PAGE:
Bank dividends may return as UK barters deal
British regulators are reported to be mulling over plans to allow banks to resume dividends next year - just before HSBC (0005) releases the third-quarter results today - but analysts do not suggest investors jump in to buy bank stocks as the news comes as no surprise. The Bank of England and...
Tuesday, October 27, 2020
British regulators are reported to be mulling over plans to allow banks to resume dividends next year - just before HSBC (0005) releases the third-quarter results today - but analysts do not suggest investors jump in to buy bank stocks as the news comes as no surprise.
The Bank of England and commercial banks are "bartering" a deal that would allow banks to make shareholder payouts if their loss-absorbing capital buffers are strong and they continue to extend credit to the real economy, The Times said.
But the news was not a surprise to banks but only a reconfirmation that they may distribute dividends from 2021, said Kenny Wen Kit, wealth management strategist of Everbright Sun Hung Kai.
Earlier this year, Britain's major banks agreed to ax dividend payments and suspend share buybacks for the rest of the year at the request of the Bank of England.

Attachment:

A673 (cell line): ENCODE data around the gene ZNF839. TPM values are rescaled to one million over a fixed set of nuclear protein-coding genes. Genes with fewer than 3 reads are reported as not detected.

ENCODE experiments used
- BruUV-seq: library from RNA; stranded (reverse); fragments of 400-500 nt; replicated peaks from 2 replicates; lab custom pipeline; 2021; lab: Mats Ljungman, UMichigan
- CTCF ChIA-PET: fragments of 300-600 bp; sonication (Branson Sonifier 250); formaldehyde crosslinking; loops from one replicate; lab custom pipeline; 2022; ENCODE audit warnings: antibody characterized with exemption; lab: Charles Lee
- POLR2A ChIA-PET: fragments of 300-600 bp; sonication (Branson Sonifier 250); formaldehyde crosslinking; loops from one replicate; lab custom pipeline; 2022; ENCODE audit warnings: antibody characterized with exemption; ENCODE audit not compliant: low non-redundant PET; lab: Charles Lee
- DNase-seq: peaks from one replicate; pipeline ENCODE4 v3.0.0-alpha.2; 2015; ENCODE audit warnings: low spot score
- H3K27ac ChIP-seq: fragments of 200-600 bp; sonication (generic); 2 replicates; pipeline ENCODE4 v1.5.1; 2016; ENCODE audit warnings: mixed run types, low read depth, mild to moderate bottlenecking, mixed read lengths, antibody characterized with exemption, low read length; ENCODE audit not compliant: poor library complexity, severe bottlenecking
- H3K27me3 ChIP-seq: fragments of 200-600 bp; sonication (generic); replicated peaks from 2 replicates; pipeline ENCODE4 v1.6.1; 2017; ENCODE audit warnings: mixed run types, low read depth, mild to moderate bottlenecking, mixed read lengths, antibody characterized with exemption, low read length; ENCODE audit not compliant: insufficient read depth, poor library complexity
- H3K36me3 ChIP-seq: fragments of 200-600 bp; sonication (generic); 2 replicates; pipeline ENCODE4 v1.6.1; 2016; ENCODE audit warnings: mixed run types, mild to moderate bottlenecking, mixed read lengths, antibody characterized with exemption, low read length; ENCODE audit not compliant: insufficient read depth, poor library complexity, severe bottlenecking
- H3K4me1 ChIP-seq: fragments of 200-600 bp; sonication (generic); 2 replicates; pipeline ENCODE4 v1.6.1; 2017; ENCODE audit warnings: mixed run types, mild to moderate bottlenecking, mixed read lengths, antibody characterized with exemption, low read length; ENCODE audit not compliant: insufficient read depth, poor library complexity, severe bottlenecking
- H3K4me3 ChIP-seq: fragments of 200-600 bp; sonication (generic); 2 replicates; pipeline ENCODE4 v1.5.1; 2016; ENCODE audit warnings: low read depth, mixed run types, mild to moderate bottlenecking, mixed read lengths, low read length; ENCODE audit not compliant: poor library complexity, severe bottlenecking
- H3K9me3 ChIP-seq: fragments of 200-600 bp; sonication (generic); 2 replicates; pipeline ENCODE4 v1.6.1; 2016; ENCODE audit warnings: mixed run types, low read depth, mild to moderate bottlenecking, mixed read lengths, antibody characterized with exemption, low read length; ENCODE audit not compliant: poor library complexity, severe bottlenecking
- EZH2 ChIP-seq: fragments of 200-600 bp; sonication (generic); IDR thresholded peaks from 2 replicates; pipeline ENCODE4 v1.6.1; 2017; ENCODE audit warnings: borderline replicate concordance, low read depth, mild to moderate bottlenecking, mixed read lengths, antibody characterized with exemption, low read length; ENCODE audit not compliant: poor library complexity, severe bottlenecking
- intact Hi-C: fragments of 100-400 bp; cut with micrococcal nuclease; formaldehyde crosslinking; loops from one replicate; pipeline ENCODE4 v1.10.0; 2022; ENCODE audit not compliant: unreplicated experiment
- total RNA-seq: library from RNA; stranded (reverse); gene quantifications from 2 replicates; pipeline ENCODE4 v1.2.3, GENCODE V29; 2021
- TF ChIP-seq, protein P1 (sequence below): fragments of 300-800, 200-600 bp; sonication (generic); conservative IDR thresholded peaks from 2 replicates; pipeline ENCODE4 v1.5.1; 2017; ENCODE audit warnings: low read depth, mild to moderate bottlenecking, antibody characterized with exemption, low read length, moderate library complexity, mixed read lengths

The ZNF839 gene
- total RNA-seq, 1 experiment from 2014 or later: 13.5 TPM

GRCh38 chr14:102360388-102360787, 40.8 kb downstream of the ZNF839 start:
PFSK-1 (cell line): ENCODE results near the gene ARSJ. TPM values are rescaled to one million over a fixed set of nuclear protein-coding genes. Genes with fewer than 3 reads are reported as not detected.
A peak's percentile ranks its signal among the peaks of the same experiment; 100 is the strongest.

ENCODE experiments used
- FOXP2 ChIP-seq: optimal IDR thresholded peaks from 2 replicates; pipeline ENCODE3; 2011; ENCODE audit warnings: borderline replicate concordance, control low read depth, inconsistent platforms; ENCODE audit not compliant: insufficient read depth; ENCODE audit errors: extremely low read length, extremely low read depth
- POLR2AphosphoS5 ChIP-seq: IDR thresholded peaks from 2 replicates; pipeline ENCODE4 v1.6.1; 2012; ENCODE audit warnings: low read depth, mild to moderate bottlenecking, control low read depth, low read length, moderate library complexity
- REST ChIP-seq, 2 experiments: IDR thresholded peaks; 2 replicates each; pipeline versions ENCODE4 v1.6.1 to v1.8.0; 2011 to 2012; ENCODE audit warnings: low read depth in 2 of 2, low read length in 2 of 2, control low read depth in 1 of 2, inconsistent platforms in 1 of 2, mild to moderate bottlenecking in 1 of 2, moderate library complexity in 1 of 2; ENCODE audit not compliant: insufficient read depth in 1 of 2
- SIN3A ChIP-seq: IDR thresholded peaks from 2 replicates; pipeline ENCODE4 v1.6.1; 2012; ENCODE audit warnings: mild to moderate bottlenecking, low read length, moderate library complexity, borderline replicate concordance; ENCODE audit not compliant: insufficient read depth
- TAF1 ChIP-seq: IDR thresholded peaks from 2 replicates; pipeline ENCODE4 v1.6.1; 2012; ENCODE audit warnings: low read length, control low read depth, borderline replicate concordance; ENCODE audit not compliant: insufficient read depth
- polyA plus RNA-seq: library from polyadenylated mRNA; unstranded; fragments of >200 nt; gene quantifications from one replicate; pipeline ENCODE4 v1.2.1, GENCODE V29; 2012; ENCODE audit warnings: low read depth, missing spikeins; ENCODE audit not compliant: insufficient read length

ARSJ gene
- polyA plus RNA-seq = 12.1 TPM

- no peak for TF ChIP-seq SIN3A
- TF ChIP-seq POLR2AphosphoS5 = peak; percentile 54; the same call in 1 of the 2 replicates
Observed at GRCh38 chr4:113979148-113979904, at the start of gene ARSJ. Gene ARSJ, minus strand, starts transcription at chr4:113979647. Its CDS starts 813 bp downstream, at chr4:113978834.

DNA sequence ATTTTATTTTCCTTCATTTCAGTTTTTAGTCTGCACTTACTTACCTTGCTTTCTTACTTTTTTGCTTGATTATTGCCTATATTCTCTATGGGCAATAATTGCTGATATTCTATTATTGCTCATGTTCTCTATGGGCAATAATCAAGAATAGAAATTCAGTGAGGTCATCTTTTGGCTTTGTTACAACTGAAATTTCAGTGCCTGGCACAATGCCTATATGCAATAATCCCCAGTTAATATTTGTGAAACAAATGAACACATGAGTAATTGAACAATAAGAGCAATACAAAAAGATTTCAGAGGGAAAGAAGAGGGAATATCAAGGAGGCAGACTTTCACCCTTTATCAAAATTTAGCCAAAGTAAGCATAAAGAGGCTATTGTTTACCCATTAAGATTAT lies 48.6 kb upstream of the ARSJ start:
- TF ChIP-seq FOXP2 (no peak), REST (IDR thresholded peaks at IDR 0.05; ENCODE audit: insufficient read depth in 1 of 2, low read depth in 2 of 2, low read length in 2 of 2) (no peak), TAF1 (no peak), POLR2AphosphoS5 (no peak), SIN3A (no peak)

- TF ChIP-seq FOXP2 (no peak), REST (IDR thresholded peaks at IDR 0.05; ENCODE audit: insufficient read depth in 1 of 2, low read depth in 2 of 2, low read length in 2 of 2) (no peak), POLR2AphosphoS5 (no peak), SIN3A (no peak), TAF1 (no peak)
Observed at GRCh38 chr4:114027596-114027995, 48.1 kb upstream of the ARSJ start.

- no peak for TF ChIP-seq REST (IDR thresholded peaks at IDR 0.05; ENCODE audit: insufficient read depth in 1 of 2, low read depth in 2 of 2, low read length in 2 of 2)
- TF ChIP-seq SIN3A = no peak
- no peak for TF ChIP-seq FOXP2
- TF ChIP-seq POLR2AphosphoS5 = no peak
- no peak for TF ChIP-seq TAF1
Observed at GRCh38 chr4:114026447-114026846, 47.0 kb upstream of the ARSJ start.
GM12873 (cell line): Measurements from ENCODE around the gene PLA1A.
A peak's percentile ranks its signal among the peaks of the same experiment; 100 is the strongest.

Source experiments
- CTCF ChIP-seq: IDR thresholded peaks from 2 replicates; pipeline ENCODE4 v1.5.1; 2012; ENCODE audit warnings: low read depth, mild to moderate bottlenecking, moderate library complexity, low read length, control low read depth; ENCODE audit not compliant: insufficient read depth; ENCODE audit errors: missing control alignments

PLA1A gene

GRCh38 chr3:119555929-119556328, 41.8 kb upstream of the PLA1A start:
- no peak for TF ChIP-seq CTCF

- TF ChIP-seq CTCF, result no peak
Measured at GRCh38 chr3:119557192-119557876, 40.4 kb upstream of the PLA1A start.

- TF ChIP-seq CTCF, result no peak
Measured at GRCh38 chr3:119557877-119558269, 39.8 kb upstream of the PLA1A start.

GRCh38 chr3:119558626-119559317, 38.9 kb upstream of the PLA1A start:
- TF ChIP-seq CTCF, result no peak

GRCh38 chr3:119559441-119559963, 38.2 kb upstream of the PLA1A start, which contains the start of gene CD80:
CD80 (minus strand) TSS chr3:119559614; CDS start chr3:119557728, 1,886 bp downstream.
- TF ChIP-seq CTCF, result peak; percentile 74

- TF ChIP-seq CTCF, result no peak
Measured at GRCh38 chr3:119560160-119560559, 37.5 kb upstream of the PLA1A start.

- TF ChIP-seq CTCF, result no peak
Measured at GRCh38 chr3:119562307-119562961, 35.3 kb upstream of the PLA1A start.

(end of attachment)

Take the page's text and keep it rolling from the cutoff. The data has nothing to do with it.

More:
The central bank said in July that its Prudential Regulation Authority would undertake in the fourth quarter the assessment of firms' distribution plans beyond the end of 2020.
"They just keep on the original schedule. In this way, I don't think this is fairly positive news for the banks," Wen said.
HSBC will release the third-quarter results in an announcement today.
Goldman Sachs expects HSBC's net income will reach US$869 million (HK$6.73 billion) in the third quarter, up 3.5 times quarter-on-quarter but down 71 percent year-on-year, and the bank's third quarter profit before tax will likely hit US$2.419 billion, up 1.2 times quarter-on-quarter but down 50 percent year-on-year.
"Geopolitical risk and uncertainty about dividend resumption are two key drags on HSBC's share performance," J.P. Morgan analysts said in a report.
"HSBC's share price tumbled to a 25-year trough in September and then subsequently recovered when Ping An Asset Management raised its stake in HSBC. Market expectations of HSBC shrinking under-performing business in America and Europe is another positive driver on share performance. However, upside is limited as we do not expect HSBC to materially scale down its US business, which contributed around 30 percent of the group's US dollar deposits."